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An adverse job action "must be materially adverse, meaning more than a mere inconvenience or an alteration of job responsibilities." [Ribando v. United Airlines, Inc., 200 F.3d 507, 510 (7th Cir. 1999)]. This includes termination, a demotion with a decrease in wages, a less distinguished title, a material loss of benefits, or significantly diminished material responsibilities. [Ribando v. United Airlines, Inc., 200 F.3d 507, 510 (7th Cir. 1999)].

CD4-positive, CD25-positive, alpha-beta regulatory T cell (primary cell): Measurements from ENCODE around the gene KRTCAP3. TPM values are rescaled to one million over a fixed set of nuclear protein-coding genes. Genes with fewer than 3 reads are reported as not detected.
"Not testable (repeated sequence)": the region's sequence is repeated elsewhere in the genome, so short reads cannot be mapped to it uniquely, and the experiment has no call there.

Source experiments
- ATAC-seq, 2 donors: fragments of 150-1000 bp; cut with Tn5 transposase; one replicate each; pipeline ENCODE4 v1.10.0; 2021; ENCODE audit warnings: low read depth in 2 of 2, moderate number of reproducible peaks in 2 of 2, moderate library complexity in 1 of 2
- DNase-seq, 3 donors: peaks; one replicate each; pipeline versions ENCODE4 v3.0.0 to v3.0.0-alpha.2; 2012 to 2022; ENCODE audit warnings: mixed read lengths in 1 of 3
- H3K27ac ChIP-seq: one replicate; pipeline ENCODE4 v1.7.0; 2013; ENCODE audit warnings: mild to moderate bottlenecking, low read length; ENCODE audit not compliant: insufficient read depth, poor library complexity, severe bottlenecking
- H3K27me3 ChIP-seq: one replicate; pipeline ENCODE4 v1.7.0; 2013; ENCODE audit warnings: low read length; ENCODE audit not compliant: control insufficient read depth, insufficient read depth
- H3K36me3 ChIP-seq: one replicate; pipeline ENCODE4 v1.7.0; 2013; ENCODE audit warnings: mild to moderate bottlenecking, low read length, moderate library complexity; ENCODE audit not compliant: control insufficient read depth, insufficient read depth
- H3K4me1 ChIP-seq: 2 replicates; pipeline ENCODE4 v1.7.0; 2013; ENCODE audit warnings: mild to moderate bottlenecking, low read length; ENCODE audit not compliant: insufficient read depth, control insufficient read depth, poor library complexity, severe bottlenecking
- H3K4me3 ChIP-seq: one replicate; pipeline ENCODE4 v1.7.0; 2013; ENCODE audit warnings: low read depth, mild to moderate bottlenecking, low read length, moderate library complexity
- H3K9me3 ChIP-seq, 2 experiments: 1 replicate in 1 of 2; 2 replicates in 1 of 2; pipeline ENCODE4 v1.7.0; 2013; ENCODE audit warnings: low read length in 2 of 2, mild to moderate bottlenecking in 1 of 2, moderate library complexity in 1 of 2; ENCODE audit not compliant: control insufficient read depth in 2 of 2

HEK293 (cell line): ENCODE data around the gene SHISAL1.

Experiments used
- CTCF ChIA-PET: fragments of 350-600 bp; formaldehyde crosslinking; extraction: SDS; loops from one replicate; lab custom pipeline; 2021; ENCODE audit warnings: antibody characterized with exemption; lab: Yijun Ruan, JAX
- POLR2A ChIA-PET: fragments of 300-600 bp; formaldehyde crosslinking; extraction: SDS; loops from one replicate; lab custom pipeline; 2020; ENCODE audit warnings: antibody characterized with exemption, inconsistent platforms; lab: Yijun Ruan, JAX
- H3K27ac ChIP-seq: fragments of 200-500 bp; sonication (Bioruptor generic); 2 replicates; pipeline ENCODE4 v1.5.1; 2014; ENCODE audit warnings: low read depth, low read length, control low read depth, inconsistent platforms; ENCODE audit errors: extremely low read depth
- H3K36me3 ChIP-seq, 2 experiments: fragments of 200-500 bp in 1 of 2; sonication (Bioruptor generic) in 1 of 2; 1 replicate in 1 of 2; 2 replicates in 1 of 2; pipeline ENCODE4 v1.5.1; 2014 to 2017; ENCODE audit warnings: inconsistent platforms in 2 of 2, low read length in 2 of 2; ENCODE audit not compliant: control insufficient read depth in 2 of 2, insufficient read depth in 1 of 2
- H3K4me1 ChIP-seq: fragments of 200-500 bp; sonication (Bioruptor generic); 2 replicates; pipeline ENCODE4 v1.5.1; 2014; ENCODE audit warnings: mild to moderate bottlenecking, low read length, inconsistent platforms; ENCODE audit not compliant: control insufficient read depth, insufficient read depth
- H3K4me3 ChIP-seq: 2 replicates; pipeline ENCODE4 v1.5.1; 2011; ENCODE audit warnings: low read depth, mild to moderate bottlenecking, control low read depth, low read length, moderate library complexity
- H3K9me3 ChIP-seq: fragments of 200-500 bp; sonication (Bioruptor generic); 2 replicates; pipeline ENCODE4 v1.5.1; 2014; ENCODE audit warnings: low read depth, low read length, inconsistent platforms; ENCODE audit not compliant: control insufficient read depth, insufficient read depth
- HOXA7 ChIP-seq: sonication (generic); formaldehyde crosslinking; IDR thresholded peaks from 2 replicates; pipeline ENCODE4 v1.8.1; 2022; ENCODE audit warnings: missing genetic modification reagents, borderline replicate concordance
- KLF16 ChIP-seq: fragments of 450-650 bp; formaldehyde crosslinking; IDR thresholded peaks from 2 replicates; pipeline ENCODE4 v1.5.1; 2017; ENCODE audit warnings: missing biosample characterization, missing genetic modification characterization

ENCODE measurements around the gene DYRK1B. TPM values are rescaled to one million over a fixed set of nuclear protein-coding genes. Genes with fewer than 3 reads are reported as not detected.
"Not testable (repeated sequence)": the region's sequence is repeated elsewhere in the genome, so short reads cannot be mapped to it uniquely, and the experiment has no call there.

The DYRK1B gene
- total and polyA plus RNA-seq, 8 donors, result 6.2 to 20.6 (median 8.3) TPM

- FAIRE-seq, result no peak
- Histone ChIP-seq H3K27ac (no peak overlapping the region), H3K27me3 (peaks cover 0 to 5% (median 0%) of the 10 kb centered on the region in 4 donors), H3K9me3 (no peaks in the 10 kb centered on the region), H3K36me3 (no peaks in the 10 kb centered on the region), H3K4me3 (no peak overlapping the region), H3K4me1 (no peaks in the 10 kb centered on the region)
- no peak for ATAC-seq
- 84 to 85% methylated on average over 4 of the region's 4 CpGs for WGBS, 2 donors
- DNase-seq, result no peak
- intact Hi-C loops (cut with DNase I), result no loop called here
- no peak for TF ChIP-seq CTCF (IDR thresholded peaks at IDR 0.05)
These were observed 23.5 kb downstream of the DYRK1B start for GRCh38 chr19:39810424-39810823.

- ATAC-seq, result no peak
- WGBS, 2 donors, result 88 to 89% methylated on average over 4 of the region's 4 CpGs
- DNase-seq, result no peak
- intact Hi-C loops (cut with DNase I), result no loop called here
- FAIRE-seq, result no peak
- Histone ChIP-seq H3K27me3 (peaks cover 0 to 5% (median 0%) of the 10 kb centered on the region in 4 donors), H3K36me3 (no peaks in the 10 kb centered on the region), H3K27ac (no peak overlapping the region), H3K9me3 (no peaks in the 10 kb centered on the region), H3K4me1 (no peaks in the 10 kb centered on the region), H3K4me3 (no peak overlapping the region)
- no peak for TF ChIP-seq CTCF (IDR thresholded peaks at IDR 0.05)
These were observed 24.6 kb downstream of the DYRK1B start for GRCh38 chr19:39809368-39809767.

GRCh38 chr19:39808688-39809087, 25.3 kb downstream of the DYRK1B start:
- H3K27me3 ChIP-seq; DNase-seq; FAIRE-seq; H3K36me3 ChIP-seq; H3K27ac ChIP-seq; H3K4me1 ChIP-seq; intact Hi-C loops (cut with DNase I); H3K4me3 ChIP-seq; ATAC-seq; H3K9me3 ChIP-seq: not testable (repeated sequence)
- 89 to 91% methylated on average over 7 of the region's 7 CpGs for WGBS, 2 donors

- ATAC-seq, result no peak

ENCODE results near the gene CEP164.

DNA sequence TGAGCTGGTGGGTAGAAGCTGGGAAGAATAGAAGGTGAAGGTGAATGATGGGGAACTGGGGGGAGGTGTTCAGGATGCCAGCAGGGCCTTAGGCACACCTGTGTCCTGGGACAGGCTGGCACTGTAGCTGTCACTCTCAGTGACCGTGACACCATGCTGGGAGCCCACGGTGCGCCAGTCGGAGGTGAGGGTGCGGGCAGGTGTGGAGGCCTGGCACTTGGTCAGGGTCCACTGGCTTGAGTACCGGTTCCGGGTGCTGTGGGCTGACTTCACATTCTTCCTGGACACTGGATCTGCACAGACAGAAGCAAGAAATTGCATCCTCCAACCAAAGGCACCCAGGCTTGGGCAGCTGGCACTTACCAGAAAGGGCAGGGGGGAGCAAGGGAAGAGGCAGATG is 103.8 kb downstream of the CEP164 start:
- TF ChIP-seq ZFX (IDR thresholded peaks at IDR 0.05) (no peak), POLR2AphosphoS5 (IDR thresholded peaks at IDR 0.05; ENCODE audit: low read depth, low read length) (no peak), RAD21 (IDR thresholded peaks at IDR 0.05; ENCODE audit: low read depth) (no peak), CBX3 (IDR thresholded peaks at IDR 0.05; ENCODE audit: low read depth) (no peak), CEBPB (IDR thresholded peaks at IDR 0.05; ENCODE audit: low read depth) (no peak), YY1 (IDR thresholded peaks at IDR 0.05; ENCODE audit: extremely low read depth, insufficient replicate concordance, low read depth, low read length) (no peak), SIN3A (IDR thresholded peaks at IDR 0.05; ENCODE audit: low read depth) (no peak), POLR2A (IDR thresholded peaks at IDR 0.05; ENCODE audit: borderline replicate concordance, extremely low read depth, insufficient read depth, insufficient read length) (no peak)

An adverse job action is also termed as adverse employment action.
The following is an example of a case law referring to the term:
Not everything that makes an employee unhappy is an actionable adverse action. Otherwise, minor and even trivial employment actions that an irritable, chip-on-the-shoulder employee did not like would form the basis of a discrimination suit. Although the term is defined broadly, the adverse job action must be "materially" adverse, meaning more than a mere inconvenience or an alteration of job responsibilities. [Goad v. Sterling Commerce, Inc., 2000 Ohio App. LEXIS 2496 (Ohio Ct. App. 2000)].